any() and all() on empty list?
Steve R. Hastings
steve at hastings.org
Wed Mar 29 07:32:51 CEST 2006
So, Python 2.5 will have new any() and all() functions.
http://www.python.org/dev/peps/pep-0356/
any(seq) returns True if any value in seq evaluates true, False otherwise.
all(seq) returns True if all values in seq evaluate true, False otherwise.
I have a question: what should these functions return when seq is an empty
list?
Here is Guido's original article where he suggested any() and all():
http://www.artima.com/weblogs/viewpost.jsp?thread=98196
He offered this sample code for the semantics of any() and all():
def any(S):
for x in S:
if x:
return True
return False
def all(S):
for x in S:
if not x:
return False
return True
And he pointed out how nifty it is to combine generator functions with
these two new functions:
any(x > 42 for x in S) # True if any elements of S are > 42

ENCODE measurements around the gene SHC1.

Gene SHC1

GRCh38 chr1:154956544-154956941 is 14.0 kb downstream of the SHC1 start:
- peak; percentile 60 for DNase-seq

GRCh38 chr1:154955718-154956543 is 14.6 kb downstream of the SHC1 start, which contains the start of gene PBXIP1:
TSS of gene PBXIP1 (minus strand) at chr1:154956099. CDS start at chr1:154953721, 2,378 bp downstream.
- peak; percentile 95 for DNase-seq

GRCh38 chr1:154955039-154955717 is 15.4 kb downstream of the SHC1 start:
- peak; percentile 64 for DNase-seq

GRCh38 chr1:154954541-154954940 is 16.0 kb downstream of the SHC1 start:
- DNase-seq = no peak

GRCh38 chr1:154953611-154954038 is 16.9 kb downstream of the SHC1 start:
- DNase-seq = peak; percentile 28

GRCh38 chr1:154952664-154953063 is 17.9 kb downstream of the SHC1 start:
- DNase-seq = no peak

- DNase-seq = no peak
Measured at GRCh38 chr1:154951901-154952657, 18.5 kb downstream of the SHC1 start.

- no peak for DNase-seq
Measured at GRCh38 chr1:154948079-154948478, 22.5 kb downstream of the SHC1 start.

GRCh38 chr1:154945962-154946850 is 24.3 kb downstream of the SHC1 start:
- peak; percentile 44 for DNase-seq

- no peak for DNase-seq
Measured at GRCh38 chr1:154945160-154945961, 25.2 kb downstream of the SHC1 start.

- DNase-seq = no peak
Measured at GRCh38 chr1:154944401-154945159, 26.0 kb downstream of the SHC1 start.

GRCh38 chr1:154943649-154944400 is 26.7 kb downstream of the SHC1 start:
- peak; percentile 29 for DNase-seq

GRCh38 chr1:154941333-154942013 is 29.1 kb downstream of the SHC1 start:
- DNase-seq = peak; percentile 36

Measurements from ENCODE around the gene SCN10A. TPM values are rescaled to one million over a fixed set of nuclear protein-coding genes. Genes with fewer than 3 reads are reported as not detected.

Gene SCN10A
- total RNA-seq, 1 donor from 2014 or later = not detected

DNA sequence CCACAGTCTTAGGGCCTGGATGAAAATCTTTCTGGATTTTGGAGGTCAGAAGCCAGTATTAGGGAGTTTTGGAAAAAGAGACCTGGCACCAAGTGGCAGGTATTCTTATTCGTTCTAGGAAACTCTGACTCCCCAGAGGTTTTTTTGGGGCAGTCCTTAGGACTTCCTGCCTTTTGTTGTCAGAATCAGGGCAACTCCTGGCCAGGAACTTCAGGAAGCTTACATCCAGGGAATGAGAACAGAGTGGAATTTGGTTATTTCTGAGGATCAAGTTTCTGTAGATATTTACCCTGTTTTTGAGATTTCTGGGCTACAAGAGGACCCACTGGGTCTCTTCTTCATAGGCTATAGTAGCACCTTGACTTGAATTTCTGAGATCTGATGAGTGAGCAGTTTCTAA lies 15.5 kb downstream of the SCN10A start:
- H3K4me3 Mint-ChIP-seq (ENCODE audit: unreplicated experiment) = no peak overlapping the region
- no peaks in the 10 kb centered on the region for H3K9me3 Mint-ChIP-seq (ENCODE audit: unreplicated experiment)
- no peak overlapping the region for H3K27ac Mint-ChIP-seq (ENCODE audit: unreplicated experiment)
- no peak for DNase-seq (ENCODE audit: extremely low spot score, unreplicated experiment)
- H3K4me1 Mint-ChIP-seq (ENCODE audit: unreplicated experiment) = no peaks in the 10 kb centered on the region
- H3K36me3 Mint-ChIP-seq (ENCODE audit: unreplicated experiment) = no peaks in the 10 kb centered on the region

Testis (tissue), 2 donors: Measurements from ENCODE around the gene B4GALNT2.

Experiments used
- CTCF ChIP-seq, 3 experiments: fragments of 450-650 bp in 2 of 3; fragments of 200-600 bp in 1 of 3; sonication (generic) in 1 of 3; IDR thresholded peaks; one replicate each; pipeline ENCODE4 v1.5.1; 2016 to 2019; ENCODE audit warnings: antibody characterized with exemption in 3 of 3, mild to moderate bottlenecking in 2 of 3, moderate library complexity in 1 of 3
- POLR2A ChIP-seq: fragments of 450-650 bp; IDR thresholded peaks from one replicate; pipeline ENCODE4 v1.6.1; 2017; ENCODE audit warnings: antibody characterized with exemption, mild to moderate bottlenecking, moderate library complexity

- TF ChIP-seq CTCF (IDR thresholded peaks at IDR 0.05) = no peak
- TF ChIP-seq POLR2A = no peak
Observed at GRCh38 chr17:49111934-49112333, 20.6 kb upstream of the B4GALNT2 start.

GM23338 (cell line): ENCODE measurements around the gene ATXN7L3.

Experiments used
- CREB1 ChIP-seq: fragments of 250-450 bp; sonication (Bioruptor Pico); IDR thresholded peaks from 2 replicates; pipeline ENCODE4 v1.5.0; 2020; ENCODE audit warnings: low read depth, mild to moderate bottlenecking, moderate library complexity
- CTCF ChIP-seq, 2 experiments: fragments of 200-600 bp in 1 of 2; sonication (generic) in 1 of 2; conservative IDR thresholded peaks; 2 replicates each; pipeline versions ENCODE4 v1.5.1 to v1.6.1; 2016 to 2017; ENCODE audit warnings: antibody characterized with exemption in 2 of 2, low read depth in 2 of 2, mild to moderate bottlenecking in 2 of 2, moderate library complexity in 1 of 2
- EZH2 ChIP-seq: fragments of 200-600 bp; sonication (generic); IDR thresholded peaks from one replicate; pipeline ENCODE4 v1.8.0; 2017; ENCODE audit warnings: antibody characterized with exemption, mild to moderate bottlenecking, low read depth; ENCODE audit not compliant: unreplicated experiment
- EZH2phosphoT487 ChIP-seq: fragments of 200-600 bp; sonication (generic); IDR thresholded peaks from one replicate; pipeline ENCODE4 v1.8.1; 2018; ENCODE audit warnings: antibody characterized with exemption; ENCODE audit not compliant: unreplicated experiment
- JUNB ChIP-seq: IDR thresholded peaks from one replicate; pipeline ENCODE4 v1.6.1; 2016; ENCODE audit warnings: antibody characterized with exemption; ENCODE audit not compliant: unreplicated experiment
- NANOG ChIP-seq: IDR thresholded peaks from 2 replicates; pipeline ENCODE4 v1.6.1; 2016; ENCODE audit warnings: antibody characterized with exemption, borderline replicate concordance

all(x != 0 for x in S) # True if all elements if S are nonzero
I'm completely on board with the semantics for any(). But all() bothers
me. If all() receives an empty list, it will return True, and I don't
like that. To me, all() should be a more restrictive function than any(),
and it bothers me to see a case where any() returns False but all()
returns True.
In the all() example, if there *are* no values in S, then none of the
values can be != 0, and IMHO all() should return False.
Therefore, I propose that all() should work as if it were written this way:
def all(S):
ret_val = False
for x in S:
ret_val = True
if not x:
return False
return ret_val
Comments?
P.S. I searched with Google, and with Google Groups, trying to find
anyplace this might have been discussed before. Apologies if this has
already been discussed and I missed it somehow.
--
Steve R. Hastings "Vita est"
steve at hastings.org http://www.blarg.net/~steveha
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